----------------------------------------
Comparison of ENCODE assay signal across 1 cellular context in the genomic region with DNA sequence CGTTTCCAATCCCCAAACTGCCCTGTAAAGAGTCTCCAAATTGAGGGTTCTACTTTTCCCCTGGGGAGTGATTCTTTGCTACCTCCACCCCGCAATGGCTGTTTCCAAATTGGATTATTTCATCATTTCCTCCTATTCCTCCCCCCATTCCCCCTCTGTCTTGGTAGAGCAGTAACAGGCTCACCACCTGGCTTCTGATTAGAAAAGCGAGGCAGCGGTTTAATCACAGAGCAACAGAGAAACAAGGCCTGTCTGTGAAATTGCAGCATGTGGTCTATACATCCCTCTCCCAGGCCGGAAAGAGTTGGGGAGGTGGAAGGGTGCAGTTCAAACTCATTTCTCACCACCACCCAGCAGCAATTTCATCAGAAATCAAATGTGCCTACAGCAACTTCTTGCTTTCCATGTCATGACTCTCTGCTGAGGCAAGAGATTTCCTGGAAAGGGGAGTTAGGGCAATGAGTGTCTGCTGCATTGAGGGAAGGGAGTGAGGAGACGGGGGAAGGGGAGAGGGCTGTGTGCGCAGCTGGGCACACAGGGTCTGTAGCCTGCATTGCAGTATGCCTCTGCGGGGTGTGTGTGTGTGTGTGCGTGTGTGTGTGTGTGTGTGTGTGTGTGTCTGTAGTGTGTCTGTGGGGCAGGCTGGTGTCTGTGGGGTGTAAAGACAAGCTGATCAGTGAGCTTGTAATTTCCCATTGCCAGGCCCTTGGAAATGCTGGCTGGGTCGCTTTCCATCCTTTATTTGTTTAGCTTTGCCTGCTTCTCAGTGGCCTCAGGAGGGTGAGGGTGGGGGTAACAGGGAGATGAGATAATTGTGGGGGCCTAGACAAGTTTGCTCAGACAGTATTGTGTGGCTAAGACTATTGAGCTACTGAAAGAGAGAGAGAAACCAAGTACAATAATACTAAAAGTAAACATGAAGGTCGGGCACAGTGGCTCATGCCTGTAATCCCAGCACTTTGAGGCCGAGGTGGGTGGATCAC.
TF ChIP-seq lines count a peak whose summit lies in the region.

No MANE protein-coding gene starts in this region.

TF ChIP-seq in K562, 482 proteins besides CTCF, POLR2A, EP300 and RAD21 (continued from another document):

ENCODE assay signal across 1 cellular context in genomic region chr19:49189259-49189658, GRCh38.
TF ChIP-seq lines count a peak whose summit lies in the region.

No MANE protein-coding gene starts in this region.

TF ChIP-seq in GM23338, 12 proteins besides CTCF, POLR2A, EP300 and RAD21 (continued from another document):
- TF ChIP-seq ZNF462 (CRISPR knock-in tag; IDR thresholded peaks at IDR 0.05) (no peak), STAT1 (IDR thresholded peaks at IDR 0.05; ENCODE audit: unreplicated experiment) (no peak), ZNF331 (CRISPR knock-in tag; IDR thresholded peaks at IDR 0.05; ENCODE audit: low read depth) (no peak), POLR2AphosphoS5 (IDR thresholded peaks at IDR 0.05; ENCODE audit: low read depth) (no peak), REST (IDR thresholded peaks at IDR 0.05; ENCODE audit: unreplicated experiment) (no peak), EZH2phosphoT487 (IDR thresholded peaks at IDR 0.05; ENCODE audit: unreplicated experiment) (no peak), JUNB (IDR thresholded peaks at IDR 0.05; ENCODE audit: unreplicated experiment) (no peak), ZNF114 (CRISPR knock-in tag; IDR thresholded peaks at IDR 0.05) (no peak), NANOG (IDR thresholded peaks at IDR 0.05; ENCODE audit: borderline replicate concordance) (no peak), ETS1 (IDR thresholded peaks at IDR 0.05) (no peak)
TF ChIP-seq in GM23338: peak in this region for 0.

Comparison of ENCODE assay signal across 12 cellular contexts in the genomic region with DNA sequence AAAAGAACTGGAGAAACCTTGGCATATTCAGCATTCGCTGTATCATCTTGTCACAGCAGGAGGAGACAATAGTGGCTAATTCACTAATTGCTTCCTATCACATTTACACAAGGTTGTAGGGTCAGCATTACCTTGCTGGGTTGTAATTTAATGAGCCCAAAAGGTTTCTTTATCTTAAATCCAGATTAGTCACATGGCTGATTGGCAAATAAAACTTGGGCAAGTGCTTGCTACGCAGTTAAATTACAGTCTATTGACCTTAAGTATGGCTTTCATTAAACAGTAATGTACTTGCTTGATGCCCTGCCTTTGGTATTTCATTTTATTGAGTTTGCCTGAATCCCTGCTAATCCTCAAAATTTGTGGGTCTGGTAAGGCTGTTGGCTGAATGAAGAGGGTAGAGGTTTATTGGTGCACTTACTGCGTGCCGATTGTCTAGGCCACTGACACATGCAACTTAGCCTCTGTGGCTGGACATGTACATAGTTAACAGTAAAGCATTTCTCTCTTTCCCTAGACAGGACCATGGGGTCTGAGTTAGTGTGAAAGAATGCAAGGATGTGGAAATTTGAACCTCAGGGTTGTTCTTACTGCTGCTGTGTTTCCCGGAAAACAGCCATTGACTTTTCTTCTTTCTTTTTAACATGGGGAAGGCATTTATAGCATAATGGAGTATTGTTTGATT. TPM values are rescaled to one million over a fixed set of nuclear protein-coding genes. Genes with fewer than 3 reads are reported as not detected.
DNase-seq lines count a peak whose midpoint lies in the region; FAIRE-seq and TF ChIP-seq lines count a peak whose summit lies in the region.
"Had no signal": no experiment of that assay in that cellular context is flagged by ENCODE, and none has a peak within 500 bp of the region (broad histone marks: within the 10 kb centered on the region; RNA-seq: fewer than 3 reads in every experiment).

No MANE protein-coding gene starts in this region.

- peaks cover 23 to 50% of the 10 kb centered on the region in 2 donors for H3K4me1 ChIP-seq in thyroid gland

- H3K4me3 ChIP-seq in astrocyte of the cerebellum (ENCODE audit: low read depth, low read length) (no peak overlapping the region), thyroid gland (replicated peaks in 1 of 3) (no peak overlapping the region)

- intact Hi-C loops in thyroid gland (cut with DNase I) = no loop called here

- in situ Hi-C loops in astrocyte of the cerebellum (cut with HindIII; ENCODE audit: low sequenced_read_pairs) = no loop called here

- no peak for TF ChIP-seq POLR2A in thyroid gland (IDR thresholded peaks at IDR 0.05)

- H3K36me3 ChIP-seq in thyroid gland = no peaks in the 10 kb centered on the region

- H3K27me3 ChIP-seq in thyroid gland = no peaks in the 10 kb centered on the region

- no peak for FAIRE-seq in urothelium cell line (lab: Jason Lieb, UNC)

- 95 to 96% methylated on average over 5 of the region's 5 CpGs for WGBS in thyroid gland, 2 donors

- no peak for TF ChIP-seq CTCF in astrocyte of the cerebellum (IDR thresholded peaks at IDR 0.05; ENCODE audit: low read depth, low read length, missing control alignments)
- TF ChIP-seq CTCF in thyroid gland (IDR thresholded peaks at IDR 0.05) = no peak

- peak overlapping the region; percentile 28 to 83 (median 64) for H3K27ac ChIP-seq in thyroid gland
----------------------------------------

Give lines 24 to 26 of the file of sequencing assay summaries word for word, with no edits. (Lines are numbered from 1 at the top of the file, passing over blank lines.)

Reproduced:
- no peak for TF ChIP-seq CTCF in astrocyte of the cerebellum (IDR thresholded peaks at IDR 0.05; ENCODE audit: low read depth, low read length, missing control alignments)
- TF ChIP-seq CTCF in thyroid gland (IDR thresholded peaks at IDR 0.05) = no peak

- peak overlapping the region; percentile 28 to 83 (median 64) for H3K27ac ChIP-seq in thyroid gland